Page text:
Business Students Exchange Goods for the Benefit of Local Charities

Real-World Application: Professor Loren Dyck’s Course Encourages Students to Barter for Community Engagement

Professor of Management Loren Dyck is leading a new course for MBA students that focuses on the idea that business transactions are not solely about money. The course, BUS 551: Seminar in Organization Theory and Behavior, challenges students to barter a small $1 item for something of greater value within the La Verne community. This unique project allows students four weeks to apply organizational theory and behavior concepts learned in class to a real-world scenario.

Students gain valuable skills such as negotiation, decision-making analysis, emotional intelligence in the workplace, and enhancing communication within groups. Professor Dyck created this assignment to provide students with a hands-on experience in applying course concepts and theories beyond traditional case studies.

In a few years of implementing this project, students proposed the idea of donating the items they bartered to local charities. Professor Dyck embraced this idea and modified the assignment for each student team to find a local charitable organization to which they would donate their final item. This addition to the project highlights the students’ commitment to community and civic engagement while also learning and applying course concepts and theories.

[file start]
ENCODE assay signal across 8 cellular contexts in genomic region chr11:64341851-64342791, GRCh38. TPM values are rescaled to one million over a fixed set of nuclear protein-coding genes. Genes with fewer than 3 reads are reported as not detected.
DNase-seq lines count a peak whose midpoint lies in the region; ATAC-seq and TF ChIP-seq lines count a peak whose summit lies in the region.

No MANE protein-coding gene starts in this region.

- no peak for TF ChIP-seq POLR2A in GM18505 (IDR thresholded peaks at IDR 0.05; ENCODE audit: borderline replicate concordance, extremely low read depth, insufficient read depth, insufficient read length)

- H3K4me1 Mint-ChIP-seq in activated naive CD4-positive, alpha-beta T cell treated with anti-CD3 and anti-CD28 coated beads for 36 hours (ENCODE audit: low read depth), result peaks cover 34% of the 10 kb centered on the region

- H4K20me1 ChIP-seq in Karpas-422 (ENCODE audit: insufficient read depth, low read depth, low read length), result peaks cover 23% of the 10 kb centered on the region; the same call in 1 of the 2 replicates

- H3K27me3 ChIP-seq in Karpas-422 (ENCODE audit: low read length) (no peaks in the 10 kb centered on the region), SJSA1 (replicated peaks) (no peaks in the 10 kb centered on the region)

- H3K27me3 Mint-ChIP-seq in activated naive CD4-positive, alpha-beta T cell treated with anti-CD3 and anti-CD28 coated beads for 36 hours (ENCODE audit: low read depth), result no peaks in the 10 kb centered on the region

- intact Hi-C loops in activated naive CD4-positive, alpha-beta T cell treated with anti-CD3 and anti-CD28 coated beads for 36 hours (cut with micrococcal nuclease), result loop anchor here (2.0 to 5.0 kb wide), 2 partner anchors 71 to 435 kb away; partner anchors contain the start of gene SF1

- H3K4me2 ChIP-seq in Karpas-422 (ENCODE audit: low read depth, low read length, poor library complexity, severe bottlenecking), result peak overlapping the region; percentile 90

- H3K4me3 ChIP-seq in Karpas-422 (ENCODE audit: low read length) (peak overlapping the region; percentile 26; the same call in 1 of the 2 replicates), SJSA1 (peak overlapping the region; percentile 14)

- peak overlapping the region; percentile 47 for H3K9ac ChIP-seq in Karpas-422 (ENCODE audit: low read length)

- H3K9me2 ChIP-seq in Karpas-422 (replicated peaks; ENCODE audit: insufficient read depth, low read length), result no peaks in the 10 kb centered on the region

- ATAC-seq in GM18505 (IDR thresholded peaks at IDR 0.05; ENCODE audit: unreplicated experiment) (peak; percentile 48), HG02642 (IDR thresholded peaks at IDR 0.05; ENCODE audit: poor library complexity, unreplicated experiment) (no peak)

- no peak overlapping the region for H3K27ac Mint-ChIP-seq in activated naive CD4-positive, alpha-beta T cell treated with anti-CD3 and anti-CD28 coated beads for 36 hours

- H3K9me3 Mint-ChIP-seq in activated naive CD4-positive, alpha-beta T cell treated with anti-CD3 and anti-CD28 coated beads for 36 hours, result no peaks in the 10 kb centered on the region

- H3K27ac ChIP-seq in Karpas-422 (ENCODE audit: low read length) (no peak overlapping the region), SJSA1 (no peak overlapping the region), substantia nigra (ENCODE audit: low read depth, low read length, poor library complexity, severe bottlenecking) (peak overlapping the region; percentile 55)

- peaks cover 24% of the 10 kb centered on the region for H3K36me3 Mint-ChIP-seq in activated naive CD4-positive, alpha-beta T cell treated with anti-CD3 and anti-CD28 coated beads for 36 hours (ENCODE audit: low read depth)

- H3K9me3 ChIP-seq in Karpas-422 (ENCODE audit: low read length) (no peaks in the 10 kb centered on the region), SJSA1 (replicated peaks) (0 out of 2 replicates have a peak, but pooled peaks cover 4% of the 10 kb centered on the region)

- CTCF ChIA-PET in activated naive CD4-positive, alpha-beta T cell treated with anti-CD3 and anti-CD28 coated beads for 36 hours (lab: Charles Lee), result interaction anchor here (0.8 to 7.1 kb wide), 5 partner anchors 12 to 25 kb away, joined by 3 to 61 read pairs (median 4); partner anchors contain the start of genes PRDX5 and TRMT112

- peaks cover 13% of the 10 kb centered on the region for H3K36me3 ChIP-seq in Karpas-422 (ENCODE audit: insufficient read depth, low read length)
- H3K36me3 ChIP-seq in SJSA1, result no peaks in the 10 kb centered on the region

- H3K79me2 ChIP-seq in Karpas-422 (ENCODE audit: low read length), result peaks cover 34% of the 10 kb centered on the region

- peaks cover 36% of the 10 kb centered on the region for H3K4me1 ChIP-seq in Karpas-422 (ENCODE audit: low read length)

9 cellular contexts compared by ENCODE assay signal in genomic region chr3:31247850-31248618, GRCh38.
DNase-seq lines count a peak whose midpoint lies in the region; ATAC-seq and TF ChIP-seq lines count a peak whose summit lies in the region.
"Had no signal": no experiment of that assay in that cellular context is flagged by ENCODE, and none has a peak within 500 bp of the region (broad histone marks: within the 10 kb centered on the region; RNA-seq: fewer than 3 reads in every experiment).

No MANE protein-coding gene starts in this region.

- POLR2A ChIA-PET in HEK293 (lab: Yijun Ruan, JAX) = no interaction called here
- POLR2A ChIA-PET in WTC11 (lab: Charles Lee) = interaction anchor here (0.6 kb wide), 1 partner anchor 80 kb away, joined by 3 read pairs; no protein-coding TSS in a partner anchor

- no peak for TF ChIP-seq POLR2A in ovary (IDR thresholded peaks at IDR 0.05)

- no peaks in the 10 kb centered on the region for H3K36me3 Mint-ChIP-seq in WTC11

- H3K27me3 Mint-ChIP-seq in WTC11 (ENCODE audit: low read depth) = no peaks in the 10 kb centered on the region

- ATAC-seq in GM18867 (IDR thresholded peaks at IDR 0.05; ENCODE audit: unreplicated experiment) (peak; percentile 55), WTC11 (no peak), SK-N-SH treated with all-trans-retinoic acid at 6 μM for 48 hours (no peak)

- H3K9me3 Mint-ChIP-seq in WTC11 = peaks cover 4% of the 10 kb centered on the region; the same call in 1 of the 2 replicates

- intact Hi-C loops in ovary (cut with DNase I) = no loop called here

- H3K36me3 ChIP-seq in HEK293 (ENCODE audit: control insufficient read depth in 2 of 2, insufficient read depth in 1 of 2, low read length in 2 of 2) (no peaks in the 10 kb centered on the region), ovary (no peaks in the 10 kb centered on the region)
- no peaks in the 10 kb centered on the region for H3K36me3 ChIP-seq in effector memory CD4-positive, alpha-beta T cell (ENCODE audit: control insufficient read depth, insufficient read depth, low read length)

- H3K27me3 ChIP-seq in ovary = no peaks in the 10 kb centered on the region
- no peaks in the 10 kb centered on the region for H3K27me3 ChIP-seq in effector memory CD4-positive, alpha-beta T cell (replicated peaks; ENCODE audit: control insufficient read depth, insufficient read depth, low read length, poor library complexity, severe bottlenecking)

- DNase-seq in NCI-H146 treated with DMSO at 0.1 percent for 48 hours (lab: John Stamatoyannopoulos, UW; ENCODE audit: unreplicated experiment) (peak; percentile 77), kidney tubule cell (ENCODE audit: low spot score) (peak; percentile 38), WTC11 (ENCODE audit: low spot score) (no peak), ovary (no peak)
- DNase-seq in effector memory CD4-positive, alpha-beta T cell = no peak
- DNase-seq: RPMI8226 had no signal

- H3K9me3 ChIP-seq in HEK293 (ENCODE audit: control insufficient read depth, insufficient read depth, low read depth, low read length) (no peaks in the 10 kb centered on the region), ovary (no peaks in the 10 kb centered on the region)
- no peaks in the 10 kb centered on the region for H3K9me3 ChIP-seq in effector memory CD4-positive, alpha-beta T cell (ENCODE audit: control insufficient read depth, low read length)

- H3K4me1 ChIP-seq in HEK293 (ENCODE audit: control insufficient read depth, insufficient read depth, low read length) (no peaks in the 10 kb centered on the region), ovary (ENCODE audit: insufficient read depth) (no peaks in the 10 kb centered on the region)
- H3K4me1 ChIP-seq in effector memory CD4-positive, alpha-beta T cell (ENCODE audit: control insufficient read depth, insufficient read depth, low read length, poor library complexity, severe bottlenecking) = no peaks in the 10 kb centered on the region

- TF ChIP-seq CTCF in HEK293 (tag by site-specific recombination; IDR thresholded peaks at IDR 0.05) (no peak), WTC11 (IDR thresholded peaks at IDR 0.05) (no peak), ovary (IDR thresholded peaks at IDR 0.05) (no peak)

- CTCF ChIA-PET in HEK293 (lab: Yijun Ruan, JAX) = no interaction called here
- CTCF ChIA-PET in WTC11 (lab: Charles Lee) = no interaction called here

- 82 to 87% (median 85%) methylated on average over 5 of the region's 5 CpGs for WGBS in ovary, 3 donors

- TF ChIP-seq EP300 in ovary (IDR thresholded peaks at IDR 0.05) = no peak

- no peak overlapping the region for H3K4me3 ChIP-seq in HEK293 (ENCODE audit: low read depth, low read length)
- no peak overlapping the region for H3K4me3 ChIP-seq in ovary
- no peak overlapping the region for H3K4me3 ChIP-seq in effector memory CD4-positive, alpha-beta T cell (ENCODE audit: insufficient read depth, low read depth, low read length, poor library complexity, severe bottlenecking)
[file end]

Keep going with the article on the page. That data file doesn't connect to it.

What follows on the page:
As the course reaches its tenth year, Professor Dyck revealed that students have bartered and collected 29 items worth over $8,000 for various local charities. This year, students collectively bartered items totaling nearly $300 in value. Items traded included a variety of valuable goods.

Dyck’s class is just one example of how University of La Verne faculty are fostering a community of changemakers

Leave a Reply

Span took full ownership of Bonsai through a 100% stake acquisition Previous post Croatian IT Giant Span to Merge Two Companies in AI Push
The U.S. Surgeon General engages in discussion on social media and mental health among youth Next post Tackling the Social Media Pandemic: Dr. Murthy’s Call to Action for Safeguards on Youth Mental Health